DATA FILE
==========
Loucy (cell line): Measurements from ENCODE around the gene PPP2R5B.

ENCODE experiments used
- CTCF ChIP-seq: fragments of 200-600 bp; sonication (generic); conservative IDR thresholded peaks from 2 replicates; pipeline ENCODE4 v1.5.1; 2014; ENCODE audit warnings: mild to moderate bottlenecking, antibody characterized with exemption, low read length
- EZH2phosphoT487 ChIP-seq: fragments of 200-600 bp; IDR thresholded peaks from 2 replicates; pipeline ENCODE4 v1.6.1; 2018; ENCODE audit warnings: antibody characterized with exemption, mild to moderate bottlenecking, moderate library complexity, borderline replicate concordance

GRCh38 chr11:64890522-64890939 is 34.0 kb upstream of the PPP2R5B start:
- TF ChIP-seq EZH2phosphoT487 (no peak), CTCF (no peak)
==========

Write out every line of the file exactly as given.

Loucy (cell line): Measurements from ENCODE around the gene PPP2R5B.

ENCODE experiments used
- CTCF ChIP-seq: fragments of 200-600 bp; sonication (generic); conservative IDR thresholded peaks from 2 replicates; pipeline ENCODE4 v1.5.1; 2014; ENCODE audit warnings: mild to moderate bottlenecking, antibody characterized with exemption, low read length
- EZH2phosphoT487 ChIP-seq: fragments of 200-600 bp; IDR thresholded peaks from 2 replicates; pipeline ENCODE4 v1.6.1; 2018; ENCODE audit warnings: antibody characterized with exemption, mild to moderate bottlenecking, moderate library complexity, borderline replicate concordance

GRCh38 chr11:64890522-64890939 is 34.0 kb upstream of the PPP2R5B start:
- TF ChIP-seq EZH2phosphoT487 (no peak), CTCF (no peak)